As control measures such as improved material and trade restrictions are currently considered separately, and data have yet to emerge on their effectiveness, we will use statistical and mathematical modelling to integrate current knowledge about the diseases and their control in order to compare the effectiveness and risks of failure of different strategies. We will use the models to produce guidance to be disseminated through WAVE to stakeholders to improve the success of disease control measures.

Planned Impact

The outputs of this project will be fourfold; a fine-scale cassava distribution map for West and Central Africa, a novel model of dispersal of cassava mosaic and cassava brown streak diseases for testing scenarios, continuous statistical and data management support for our collaborators and a set of guidelines for strategies to increase the likelihood of successfully (i) controlling CMD, (ii) containing and eradicating CBSD incursions and (iii) managing both diseases in an integrated manner. The implementation of these guidelines will be primarily through our West African Virus Epidemiology for Root and Tuber Crops (WAVE) project partners. The WAVE project is focused on understanding the viral threats to root and tuber crops across six countries in West Africa, as well as the establishment of national and regional capacities to respond to these threats. As such, our work outputs will be integrated by WAVE into their strategic programme.

Who will benefit and how

This project will have a number of academic beneficiaries, including researchers working on cassava and the control of its viral diseases across the whole of Africa. Those researchers looking to model or sample for cassava diseases in West Africa specifically, as well as those hoping to study markets, food security and nutrition, will also benefit. In addition, the work will positively impact on researchers, primarily modellers, studying the control of multiple diseases at different stages of establishment using a combination of control strategies in other plant pathosystems. Finally, researchers working on the project will themselves develop collaborative and modelling skills, which could be applied to similar problem sets.

Our research will indirectly benefit decision-makers involved in the control of cassava viral diseases. This includes policy-makers wanting to best identify strategies to reduce yield losses and increase resilience to disease, breeders looking to distribute improved or disease-free material with maximum effect and governmental and non-governmental organisations similarly wanting to distribute material and establish interventions with best impact. Our work will also assist seed system growers wanting to market their material in an efficient manner, and improve the performance of their material through effective management.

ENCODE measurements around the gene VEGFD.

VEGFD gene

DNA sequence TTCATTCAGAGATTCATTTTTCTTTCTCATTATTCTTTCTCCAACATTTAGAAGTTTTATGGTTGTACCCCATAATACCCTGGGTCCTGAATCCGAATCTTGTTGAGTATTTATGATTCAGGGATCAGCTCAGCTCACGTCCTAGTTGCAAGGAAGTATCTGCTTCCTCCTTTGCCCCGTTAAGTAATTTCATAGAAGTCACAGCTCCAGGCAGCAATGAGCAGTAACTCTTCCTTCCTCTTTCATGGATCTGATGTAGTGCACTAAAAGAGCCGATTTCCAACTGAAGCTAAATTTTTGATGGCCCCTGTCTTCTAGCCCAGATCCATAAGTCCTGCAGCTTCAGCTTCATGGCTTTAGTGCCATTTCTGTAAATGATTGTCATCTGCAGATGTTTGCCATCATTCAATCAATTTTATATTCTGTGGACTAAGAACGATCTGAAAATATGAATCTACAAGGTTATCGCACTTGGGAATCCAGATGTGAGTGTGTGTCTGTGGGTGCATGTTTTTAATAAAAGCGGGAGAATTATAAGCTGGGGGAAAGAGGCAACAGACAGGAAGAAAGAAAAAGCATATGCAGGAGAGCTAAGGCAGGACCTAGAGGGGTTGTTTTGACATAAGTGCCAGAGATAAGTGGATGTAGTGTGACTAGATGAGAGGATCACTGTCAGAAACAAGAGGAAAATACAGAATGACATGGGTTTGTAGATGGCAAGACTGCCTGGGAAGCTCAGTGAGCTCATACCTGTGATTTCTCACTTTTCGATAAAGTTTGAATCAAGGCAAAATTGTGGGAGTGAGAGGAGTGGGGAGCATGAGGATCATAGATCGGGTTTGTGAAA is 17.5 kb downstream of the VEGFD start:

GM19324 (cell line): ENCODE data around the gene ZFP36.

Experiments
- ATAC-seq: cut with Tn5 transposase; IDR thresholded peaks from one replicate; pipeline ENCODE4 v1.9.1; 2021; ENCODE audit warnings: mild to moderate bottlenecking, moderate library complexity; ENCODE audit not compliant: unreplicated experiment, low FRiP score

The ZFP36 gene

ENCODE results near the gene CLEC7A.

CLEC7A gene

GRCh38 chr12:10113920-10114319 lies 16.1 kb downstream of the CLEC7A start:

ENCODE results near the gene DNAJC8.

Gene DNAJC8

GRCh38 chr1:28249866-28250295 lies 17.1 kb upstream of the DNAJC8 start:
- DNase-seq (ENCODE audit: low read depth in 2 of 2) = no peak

It is unclear what an optimal approach to disease control for either of these economically important diseases in West Africa would be, let alone tackling them combined. The outputs of this research will therefore enable the above decision-makers to develop appropriate, resilient approaches to control, which will decrease losses due to disease. Advice on this will be deliverable within 5 years, and will shape future strategies deployed in the longer term to combat these diseases.

Society will directly benefit over the longer term since the outputs of this project will promote food security in West Africa. Cassava is a highly drought resistant crop and is consumed by over 70% of the continent's population. By improving the success of control strategies for the cassava diseases CMD and CBSD, this project will stabilise and increase the production of cassava across the region, helping to deliver and safe and sufficient supply of nutritious food in LMICs.

Finally, through the auspices of our collaborating partners and the network of decision makers described, our research will benefit economic development in LMICs including individual cassava growers, consumers and processors through reduced disease presence, and hence reduced yield losses. This will increase their quality of life through improved economic welfare and the delivery of more sustainable food security, promoting the economy of the entire region.